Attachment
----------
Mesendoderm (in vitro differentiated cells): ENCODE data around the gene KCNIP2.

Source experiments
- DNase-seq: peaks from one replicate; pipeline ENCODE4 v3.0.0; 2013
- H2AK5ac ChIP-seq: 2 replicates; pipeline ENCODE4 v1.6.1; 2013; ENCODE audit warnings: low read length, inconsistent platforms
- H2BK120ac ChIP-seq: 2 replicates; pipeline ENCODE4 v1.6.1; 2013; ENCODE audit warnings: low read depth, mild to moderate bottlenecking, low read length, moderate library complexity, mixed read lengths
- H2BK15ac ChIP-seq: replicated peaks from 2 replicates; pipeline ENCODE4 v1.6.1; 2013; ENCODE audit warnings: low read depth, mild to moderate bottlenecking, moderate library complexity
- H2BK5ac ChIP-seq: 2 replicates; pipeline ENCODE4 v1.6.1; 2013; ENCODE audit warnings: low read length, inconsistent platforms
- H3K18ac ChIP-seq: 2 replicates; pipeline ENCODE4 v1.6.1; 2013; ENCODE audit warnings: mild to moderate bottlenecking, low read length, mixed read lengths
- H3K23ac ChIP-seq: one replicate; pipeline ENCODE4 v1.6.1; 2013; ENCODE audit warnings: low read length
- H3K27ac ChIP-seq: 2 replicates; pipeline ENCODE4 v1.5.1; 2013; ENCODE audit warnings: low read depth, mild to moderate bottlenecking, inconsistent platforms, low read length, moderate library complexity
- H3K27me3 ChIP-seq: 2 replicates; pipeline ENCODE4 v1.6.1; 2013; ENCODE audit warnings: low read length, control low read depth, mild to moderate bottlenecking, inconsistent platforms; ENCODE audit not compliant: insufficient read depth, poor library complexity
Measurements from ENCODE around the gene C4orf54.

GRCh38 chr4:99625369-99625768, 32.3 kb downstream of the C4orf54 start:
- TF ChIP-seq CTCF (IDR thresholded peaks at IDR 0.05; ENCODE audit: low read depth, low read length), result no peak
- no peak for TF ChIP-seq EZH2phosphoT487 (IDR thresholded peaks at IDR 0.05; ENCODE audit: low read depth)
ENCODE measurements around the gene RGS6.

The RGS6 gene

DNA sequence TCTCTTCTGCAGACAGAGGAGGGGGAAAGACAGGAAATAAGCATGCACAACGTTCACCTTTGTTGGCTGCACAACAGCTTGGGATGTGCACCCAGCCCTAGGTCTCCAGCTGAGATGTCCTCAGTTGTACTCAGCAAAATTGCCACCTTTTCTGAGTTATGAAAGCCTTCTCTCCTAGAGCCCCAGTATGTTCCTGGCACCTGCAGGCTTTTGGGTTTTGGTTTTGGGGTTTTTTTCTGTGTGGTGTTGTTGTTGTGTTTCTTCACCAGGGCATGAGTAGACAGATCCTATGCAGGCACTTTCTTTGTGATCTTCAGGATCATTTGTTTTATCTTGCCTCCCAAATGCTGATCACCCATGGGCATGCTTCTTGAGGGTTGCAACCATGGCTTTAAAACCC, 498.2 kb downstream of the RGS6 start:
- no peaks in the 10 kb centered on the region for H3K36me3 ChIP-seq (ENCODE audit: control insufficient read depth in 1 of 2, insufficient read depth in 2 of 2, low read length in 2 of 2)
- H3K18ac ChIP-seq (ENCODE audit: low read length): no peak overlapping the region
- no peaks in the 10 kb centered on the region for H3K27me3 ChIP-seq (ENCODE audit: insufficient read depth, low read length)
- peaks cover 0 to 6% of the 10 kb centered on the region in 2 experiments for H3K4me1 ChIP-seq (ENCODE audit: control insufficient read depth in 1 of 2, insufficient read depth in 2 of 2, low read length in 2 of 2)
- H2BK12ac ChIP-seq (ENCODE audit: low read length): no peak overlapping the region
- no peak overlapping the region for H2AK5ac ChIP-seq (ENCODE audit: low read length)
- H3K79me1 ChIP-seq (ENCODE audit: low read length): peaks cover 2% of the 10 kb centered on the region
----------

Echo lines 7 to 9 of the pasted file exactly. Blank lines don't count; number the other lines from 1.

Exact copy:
- H2BK5ac ChIP-seq: 2 replicates; pipeline ENCODE4 v1.6.1; 2013; ENCODE audit warnings: low read length, inconsistent platforms
- H3K18ac ChIP-seq: 2 replicates; pipeline ENCODE4 v1.6.1; 2013; ENCODE audit warnings: mild to moderate bottlenecking, low read length, mixed read lengths
- H3K23ac ChIP-seq: one replicate; pipeline ENCODE4 v1.6.1; 2013; ENCODE audit warnings: low read length